- The Court of directors was the supreme authority in framing policies for the company.
Move towards colonization
- In the first 50 years of its arrival, British East India Company, had no interest in the development of colonies, it preferred to engage in trade only.
- This policy saw a change by 1650 when the power of the old guard British royalist merchants was broken, and a new class of merchants wrested control of the Company.
- Later, they tried to establish the political power so that they can compel the Mughals to allow them a free hand in trade and keep the rival European out.
- In 1686 hostilities between English and Mughal emperor broke out, when English had declared war on Emperor. English lost the war and apologized for the same.
- In 1717 Farrukh Siyar confirmed the privileges granted in 1691 Farman and extended them to Deccan and Gujarat.
3. The Dutch East India Company
- The Dutch East India Company was established in 1602.
- Dutch established their settlements at Masulipattinam, Karaikal, Nagapattinam, Pulicat, Surat, Chinsura and Kasimbazar.
- Dutch exported indigo, cotton textiles, saltpetre, raw silk, and opium from India.
- It was the first company to issue stock.
- In the 17th century before the prominence of British they emerged as the most dominant power in European trade in the East.
- Main centre of Dutch in India was Pulicat and later it was replaced by Nagapattinam.
- Indonesian Islands of Java, Sumatra, and the Spice Islands where spices were produced, were the main interest of the Dutch.
- In 1667, Dutch agreed to leave alone English settlements in India, while English gave up all claims to Indonesia.
- Dutch commercial activities started to decline by the beginning of 18th century and with the Battle of Bedera with the English in 1759 it came to an end.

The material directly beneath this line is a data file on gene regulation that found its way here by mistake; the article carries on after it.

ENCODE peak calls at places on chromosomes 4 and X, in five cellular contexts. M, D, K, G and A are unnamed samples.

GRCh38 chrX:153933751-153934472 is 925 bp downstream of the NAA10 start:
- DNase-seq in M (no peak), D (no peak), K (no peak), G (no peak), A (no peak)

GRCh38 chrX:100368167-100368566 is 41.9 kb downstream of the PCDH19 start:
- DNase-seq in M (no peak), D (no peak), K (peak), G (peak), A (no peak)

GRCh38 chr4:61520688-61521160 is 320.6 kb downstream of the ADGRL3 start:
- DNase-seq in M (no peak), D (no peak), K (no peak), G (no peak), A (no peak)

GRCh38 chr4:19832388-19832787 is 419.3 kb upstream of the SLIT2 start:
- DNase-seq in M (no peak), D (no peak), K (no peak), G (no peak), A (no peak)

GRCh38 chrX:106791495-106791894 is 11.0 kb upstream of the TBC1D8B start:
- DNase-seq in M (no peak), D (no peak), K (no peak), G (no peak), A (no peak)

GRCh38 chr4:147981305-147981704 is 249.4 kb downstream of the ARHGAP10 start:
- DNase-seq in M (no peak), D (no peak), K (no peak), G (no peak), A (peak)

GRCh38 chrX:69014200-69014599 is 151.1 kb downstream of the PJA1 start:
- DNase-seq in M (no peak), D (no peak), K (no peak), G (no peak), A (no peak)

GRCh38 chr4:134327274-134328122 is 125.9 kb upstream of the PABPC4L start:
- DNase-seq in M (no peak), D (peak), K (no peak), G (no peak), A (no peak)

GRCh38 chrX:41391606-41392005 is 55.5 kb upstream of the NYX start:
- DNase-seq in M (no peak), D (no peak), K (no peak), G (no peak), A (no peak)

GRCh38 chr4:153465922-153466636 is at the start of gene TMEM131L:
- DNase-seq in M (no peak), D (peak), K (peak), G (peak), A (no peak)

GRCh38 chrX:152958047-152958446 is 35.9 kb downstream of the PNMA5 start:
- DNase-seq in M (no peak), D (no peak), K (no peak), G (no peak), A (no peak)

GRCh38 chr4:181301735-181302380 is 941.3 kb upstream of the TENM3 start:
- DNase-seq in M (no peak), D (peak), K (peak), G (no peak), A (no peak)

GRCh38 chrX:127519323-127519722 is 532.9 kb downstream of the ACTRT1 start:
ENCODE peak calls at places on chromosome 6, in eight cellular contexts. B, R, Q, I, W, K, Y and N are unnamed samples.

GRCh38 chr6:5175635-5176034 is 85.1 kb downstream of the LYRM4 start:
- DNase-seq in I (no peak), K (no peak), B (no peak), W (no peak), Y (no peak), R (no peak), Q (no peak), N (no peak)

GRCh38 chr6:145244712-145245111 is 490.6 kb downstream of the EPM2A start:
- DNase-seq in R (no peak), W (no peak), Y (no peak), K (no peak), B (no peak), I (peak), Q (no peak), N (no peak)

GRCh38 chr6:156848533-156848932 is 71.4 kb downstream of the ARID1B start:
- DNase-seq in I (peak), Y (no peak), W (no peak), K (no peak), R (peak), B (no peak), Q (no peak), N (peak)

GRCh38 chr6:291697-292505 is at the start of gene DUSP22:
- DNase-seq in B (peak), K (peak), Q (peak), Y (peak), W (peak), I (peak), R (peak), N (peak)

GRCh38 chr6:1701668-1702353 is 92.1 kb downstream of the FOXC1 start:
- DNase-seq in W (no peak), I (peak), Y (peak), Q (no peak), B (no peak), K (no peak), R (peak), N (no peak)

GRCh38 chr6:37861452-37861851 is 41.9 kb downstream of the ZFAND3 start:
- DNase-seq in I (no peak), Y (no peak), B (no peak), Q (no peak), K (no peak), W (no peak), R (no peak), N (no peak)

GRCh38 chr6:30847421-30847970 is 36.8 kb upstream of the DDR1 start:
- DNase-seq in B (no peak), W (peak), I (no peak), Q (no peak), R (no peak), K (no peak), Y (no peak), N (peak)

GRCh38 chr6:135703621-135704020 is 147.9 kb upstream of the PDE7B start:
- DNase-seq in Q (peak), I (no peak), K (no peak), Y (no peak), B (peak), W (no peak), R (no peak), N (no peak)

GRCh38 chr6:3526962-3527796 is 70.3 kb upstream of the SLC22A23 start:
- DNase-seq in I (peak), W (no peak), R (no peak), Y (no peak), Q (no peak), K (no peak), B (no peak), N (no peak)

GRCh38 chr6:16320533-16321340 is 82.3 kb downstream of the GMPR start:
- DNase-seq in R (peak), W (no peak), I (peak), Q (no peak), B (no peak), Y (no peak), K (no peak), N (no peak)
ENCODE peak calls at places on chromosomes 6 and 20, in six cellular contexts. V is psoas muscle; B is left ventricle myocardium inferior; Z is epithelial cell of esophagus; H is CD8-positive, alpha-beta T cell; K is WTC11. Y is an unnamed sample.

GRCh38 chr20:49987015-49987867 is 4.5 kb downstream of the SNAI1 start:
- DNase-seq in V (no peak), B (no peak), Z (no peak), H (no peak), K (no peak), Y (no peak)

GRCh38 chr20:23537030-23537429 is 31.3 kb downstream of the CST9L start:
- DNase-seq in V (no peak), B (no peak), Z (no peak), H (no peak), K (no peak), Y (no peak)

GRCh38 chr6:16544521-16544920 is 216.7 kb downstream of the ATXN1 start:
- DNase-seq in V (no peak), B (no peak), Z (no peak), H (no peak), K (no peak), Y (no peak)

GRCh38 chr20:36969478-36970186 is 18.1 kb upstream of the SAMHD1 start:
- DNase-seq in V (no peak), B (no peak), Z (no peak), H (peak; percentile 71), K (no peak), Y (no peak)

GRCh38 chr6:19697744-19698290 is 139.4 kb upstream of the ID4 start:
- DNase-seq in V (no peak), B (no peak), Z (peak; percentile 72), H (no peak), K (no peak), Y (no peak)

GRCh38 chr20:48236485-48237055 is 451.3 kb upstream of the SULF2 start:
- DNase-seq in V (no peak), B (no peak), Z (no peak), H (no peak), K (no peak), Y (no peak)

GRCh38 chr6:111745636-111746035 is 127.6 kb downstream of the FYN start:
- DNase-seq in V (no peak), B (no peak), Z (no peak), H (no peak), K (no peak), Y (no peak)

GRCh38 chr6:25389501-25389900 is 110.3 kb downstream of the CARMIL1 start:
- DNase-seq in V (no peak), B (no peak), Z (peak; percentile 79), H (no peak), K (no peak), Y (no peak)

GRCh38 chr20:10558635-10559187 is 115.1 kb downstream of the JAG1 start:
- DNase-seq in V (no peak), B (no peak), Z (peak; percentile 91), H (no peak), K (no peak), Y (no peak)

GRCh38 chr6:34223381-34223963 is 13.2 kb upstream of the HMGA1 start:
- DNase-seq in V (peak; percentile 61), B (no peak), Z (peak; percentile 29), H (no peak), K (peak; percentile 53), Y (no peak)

- Short sited commercial policy which was mostly based on trade in spices was also a major cause of decline of Dutch Power.
4. The Danish East India Company
- The Danish formed an East India Company and arrived in India in 1616.
- Important Danish settlement in India was Serampore in Bengal, it was also their headquarters in India.
- They could not establish their position in India and finally sold all their Indian settlements to the English in 1845.
- They were more concerned with missionary activities.
5. French East India Company
- French East India Company was established in 1664.
- The first French factory in India was established at Surat.
- The French company was created, financed and controlled by the State and it differed from the English company which was a private commercial venture.
- Duplex was an important French governor in India (1742).
- Duplex began the policy of extending territorial empire in India and started political occupations, leading to series of conflicts with English in form of Carnatic Wars.
- Battle at Wandiwash against the East India Company in 1760 was the decisive battle for the French existence in India through which they lost almost all their possessions in India.